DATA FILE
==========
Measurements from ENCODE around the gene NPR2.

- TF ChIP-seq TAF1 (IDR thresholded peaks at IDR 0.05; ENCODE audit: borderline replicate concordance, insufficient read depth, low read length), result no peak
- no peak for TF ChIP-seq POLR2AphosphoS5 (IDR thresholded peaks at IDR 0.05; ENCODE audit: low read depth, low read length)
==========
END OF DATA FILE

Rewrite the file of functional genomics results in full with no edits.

Measurements from ENCODE around the gene NPR2.

- TF ChIP-seq TAF1 (IDR thresholded peaks at IDR 0.05; ENCODE audit: borderline replicate concordance, insufficient read depth, low read length), result no peak
- no peak for TF ChIP-seq POLR2AphosphoS5 (IDR thresholded peaks at IDR 0.05; ENCODE audit: low read depth, low read length)